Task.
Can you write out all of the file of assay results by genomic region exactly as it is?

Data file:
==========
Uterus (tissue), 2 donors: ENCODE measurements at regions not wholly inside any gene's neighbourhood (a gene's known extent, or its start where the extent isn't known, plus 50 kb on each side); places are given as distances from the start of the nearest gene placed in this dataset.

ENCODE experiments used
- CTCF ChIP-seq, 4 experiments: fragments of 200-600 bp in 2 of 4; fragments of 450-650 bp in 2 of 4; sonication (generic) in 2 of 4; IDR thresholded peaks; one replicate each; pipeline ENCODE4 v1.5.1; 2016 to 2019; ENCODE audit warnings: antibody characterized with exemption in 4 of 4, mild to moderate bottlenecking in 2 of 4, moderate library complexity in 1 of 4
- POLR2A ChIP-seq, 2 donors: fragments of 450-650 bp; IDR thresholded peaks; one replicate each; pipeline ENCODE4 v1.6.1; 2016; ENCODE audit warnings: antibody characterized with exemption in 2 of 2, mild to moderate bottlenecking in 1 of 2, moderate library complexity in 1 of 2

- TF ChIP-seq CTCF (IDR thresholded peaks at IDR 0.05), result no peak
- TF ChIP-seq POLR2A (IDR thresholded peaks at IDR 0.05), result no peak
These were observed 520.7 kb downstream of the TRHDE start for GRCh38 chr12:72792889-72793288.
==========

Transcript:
Uterus (tissue), 2 donors: ENCODE measurements at regions not wholly inside any gene's neighbourhood (a gene's known extent, or its start where the extent isn't known, plus 50 kb on each side); places are given as distances from the start of the nearest gene placed in this dataset.

ENCODE experiments used
- CTCF ChIP-seq, 4 experiments: fragments of 200-600 bp in 2 of 4; fragments of 450-650 bp in 2 of 4; sonication (generic) in 2 of 4; IDR thresholded peaks; one replicate each; pipeline ENCODE4 v1.5.1; 2016 to 2019; ENCODE audit warnings: antibody characterized with exemption in 4 of 4, mild to moderate bottlenecking in 2 of 4, moderate library complexity in 1 of 4
- POLR2A ChIP-seq, 2 donors: fragments of 450-650 bp; IDR thresholded peaks; one replicate each; pipeline ENCODE4 v1.6.1; 2016; ENCODE audit warnings: antibody characterized with exemption in 2 of 2, mild to moderate bottlenecking in 1 of 2, moderate library complexity in 1 of 2

- TF ChIP-seq CTCF (IDR thresholded peaks at IDR 0.05), result no peak
- TF ChIP-seq POLR2A (IDR thresholded peaks at IDR 0.05), result no peak
These were observed 520.7 kb downstream of the TRHDE start for GRCh38 chr12:72792889-72793288.